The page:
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Dubbed the poster boy for perseverance and determination by teammate Pat Carrigan, Broncos forward Keenan Palasia is aiming to close out his time at the club with a premiership ring on his finger.

In his relatively short senior career, Palasia has come back from three ACLs, a fractured shoulder, an MCL, PCL, ankle and a hand injury, all before the age of 24; but this year has worked his way into being a vital piece of Brisbane's forwards puzzle, coming from the bench in recent weeks to continue the work started by the club’s starting pack.  

“I have mentioned before a couple of the injuries that he had, but just to see your friends doing well and the hardships that he's been through … I don't know if he likes it or not, but he's become the storyline for perseverance and determination,” Carrigan said.

Forwards Keenan Palasia and Brendan Piakura at Broncos training.
Forwards Keenan Palasia and Brendan Piakura at Broncos training. ©Scott Davis / NRL Images

“He's a character, everyone loves him and to see the footy and quality of footy that I knew he was capable of and he's playing now; it's pretty impressive.

“He deserves all the raps and he probably flies under the radar a bit, so does Kobe (Hetherington). He's fought hard, he's worked on his game and it's his footy that’s doing the talking.”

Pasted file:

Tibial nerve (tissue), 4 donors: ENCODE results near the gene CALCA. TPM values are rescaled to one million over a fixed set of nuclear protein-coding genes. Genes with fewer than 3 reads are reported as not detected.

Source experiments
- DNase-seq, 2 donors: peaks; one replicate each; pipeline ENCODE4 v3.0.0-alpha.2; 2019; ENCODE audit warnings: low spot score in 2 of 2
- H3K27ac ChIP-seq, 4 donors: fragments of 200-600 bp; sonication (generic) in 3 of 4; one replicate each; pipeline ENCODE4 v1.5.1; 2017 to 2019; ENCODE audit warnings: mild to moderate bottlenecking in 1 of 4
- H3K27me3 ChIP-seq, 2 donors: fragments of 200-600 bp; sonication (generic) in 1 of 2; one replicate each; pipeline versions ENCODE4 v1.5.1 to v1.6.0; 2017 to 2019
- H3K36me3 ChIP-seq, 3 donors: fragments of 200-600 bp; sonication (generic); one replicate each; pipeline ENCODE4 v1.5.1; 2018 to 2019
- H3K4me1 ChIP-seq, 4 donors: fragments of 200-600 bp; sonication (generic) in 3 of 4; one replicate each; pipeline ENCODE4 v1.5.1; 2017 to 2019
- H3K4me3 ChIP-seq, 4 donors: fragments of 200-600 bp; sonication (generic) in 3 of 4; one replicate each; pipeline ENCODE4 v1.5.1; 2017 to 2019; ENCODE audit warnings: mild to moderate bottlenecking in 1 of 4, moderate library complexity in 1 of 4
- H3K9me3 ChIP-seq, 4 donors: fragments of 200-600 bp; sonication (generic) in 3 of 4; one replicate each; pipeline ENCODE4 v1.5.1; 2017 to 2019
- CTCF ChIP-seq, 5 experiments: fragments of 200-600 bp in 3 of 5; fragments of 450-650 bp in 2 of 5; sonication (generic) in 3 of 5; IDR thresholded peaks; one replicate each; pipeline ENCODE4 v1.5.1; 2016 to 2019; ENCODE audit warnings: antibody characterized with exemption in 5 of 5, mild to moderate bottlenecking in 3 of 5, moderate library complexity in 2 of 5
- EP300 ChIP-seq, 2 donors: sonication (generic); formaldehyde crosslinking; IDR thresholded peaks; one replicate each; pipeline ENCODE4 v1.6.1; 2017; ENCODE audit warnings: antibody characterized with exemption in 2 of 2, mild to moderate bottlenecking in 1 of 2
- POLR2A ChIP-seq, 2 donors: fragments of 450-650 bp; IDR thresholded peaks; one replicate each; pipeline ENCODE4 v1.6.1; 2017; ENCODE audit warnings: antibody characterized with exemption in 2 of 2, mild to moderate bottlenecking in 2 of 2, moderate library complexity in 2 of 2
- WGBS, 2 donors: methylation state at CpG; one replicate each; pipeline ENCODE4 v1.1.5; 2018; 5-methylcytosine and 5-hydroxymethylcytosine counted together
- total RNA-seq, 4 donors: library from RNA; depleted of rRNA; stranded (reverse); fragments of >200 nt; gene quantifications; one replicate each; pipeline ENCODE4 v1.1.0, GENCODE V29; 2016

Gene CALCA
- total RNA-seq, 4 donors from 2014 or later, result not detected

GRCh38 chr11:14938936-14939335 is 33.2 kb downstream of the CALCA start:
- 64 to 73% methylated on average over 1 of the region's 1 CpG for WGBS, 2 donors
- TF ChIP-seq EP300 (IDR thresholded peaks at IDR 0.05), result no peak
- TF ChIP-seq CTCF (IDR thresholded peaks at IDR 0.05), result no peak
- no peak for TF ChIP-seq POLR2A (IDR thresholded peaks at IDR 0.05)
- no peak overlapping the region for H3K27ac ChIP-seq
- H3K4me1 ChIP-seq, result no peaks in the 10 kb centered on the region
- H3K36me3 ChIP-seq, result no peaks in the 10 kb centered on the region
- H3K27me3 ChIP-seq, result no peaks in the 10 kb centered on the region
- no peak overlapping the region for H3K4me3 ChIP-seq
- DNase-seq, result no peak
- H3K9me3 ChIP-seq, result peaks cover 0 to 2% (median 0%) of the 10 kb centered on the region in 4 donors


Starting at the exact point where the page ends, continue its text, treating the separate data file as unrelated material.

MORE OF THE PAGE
Carrigan and Palasia may only have one more game left together – but for Broncos fans, hopefully two – starting with the grand final qualifier against the Warriors on Saturday night.

Late last year, Palasia made the decision to head to the Gold Coast and sign with the Titans - where he was formerly part of their junior systems - for the 2024 and 2025 seasons, citing opportunity and a move back home for the switch.

However, he understands he will still have to work hard for his place in the side, with the Titans boasting representative forwards Tino Fa’asuamaleaui, Moeaki Fotuaika, David Fifita and Isaac Liu.

“It was more just to chase opportunity,” Palasia said of his move to the Titans.

“I think I'm at the point in my career where I need to get out of my comfort zone and chase something different, so I thought going back home to Gold Coast was the next best thing and hopefully, I can do that as a premiership winner.

“I enjoy a challenge … it's not like I'm going to a team that's really struggling on form. I'm going there with forwards (in the side) that have more rep honours than I do.

“I didn't sign at the club thinking I was going to make the 13, let alone the 17. Hopefully I go there, have a good pre-season and put my best foot forward.

“You need that challenge to further yourself and I think any competitive athlete will agree that you have to have something pushing you, otherwise, you lose a drive for it.”

Right now, the focus remains of making the most of his remaining time at the Broncos, and while his form earlier this year fluctuated, a five-game stint back at Wynnum Manly in the Hostplus Cup was the catalyst to him finding his best form and playing the kind of football that demanded he get selected for the finals, keeping the more experienced Martin Taupau and Corey Jensen out of the side.